Making a Strong Pitch

Former Clemson pitcher Tyler Lumsden is just one step away from reaching the big leagues. He currently takes the mound for Omaha, the Triple-A affiliate of the Kansas City Royals in the Pacific Coast League.

Lumsden was rock-solid on the mound for the Tigers during his three seasons at Clemson and was a first-round pick (34th) of the Chicago White Sox in June 2004. From there, he progressed quickly up the ladder in the system before being traded to the Royals last summer.

Now in his first season in AAA, Lumsden is continuing to improve as he is closer than ever to the ultimate prize-a highly-coveted promotion to "the show". recently caught up with him by phone during a road trip and here's what "Lump" had to say.

How do you look back on your days at Clemson?
Lumsden: It was a great three years. I came out of high school, had a chance to be drafted but chose to stay at Clemson for three years, get an education and got to play for a great NCAA Division I program. To be surrounded by some of the top athletes and to also play against some of the nation's top athletes put me in the position to be where I am at now.

Talk about your experiences playing for Coach Leggett during that time.
Lumsden: He had a lot of impact both on and off the field. He got me together with the school and was real big on the education part. On the field, he was real big on time management and making sure his guys were in the weight room and taking care of things off the field to make sure that you could do the things you needed to do on the field to play at a top level. In three years, I think it turned out for the better and has put me where I'm at today.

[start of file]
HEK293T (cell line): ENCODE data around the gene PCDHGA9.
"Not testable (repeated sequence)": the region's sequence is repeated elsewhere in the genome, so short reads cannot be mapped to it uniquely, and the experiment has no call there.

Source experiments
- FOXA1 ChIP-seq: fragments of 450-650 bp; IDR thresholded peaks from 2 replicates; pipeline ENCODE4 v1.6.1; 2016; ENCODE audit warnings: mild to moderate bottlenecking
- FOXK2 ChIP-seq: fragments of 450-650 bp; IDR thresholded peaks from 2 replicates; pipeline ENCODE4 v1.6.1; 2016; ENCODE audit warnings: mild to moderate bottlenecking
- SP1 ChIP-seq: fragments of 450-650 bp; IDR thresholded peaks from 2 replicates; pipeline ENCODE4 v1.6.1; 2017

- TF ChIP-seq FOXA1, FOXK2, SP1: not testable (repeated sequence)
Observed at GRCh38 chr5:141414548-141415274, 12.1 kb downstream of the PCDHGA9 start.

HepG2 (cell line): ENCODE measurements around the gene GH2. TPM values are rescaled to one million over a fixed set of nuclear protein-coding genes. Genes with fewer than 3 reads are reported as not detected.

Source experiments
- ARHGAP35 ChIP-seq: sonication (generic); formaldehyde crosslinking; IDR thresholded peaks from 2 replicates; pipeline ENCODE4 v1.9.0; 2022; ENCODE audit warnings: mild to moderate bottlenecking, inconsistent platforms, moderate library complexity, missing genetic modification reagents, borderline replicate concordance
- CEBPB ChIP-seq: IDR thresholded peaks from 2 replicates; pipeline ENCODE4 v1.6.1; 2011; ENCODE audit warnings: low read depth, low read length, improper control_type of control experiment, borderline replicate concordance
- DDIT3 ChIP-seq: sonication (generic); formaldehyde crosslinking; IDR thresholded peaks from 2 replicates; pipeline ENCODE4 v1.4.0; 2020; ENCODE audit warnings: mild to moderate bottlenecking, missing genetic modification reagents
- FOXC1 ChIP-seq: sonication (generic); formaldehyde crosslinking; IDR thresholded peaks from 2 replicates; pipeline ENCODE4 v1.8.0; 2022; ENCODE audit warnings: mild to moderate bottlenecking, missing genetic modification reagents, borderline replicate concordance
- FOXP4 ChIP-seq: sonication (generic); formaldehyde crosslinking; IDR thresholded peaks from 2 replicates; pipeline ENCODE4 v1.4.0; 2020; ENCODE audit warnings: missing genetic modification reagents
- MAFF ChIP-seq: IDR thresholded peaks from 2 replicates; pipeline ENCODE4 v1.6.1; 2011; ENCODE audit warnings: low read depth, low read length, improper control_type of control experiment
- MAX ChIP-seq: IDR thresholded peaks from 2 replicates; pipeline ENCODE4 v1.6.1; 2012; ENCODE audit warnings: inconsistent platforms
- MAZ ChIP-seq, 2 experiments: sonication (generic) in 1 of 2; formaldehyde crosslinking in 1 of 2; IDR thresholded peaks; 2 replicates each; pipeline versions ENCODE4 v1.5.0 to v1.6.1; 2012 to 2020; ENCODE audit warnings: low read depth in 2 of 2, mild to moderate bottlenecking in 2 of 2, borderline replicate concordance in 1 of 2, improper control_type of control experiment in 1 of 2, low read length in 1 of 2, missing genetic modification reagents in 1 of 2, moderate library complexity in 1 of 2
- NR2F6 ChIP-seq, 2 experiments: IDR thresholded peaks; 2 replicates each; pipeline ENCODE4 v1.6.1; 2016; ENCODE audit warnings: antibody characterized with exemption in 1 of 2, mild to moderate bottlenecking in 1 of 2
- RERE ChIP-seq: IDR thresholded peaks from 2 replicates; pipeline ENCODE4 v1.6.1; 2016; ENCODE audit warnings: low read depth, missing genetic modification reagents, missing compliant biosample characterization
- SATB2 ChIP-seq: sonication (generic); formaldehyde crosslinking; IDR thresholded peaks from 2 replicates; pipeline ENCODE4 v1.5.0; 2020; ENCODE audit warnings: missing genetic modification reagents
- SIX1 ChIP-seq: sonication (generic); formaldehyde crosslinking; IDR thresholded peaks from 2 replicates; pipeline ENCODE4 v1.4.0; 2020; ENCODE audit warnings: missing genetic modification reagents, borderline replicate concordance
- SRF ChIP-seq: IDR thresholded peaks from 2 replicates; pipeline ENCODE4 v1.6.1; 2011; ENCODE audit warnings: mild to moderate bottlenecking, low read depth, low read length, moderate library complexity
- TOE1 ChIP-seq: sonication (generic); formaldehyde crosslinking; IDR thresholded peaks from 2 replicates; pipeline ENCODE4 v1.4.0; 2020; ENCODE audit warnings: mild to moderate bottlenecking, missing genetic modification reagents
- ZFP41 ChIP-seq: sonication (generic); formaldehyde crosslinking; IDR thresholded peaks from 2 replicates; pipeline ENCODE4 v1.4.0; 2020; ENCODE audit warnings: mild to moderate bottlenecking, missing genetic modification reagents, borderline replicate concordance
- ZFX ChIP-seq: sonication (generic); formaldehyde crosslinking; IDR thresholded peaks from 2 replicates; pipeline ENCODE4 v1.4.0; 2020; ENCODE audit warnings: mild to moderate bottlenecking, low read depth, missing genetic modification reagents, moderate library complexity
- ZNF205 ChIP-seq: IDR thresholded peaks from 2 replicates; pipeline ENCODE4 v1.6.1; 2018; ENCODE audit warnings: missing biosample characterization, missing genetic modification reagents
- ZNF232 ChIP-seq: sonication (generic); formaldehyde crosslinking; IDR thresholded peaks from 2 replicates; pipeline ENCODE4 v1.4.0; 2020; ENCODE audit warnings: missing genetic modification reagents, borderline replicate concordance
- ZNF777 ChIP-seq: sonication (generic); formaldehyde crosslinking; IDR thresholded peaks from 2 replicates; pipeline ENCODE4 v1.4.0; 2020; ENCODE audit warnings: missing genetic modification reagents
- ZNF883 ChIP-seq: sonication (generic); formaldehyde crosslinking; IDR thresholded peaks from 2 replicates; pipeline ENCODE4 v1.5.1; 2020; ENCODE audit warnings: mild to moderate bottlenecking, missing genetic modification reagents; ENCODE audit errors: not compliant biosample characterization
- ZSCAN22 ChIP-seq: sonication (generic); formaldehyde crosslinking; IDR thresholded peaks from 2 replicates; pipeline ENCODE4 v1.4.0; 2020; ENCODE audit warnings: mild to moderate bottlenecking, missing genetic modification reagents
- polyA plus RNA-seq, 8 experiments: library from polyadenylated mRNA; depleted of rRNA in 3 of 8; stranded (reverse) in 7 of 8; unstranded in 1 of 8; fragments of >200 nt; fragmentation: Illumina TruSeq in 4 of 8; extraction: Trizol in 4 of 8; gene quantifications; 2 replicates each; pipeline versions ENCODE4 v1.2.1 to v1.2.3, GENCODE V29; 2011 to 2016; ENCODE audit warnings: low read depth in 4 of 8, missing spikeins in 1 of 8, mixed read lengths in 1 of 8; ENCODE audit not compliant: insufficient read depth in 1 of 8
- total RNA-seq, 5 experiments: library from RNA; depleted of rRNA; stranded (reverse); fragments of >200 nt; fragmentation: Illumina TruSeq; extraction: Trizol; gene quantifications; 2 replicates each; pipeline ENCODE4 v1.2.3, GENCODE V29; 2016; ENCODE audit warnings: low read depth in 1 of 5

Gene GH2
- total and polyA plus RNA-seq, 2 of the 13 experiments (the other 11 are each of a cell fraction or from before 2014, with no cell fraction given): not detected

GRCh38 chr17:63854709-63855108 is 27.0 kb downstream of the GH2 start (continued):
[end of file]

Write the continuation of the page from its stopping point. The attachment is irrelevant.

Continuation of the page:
When Florida took you in the fifth round of the June 2001 draft, did you ever consider signing with them or was it a draft-and-follow situation?
Lumsden: I wasn't real familiar with the draft. When you hear about the draft as a 17 or 18-year-old kid, it makes you excited. I was definitely considering it, but when it came down into it, I wasn't 100% into it (turning pro). And if my heart isn't 100% into doing something, then I'm not going to do it. My heart was into going to Clemson and I think I made the right decision. That made me a better player and person in three years. I think that is one of the best decisions that I have made in my career so far.

Former Clemson pitcher Tyler Lumsden is 5-5 this season playing for Omaha, the Triple-A affiliate of the Kansas City Royals. Here is pictured in 2006 with Kansas City's Double-A team, Wichita.
How did it feel to go in the first round of the June 2004 draft to Chicago?
Lumsden: The draft works funny things sometimes. Sometimes you go where you thought you would and where you thought you would and other times, you don't. I wasn't too concerned about where I went. The White Sox gave me a shot by drafting me pretty highly and once you get drafted, it's all about performance. You just have to go out there, do your job and everything else will take care of itself. I had a good year last year and was fortunate enough to be traded over to the Royals for a good player. I am still going from here and will hopefully take my career to another level.

What about the trade to Kansas City? Was getting traded to the Royals last summer a big shock?